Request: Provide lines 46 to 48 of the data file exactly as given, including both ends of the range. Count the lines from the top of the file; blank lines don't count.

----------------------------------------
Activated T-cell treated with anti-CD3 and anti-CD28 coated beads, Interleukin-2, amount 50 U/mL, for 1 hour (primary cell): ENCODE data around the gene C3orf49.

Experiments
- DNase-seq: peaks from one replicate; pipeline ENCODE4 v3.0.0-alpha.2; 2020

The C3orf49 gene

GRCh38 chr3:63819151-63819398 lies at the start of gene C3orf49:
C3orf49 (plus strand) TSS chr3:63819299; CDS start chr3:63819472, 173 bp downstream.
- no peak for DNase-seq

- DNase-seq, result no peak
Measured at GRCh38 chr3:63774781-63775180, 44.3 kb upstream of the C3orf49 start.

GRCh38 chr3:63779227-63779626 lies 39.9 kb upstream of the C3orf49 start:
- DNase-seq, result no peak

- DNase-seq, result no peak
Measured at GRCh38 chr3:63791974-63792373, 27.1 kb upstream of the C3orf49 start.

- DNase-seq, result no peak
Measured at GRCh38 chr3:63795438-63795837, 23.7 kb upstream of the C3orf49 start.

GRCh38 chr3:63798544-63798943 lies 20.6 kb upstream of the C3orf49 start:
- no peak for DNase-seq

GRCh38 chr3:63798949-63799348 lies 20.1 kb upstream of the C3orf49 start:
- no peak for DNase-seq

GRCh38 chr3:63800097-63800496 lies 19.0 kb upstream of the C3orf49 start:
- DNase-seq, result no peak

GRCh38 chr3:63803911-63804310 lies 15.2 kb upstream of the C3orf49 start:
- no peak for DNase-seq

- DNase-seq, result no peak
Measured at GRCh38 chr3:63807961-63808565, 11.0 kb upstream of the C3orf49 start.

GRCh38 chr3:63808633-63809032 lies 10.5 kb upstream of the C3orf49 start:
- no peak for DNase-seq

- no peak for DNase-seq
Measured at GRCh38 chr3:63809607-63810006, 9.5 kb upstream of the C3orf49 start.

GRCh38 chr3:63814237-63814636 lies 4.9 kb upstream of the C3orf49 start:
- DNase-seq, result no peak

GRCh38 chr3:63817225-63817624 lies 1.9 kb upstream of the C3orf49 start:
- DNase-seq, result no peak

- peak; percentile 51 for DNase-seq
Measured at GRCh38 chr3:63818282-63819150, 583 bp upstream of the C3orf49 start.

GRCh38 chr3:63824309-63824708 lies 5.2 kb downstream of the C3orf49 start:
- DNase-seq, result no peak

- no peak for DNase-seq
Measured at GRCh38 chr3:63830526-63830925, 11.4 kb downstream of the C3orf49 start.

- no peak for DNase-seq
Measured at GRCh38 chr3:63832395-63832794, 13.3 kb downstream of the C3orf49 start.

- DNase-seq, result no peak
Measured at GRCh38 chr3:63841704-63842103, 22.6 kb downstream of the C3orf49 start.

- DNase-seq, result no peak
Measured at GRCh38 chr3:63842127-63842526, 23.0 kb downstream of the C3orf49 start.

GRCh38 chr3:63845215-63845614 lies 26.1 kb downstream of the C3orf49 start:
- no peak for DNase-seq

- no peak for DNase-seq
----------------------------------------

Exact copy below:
GRCh38 chr3:63845215-63845614 lies 26.1 kb downstream of the C3orf49 start:
- no peak for DNase-seq

- no peak for DNase-seq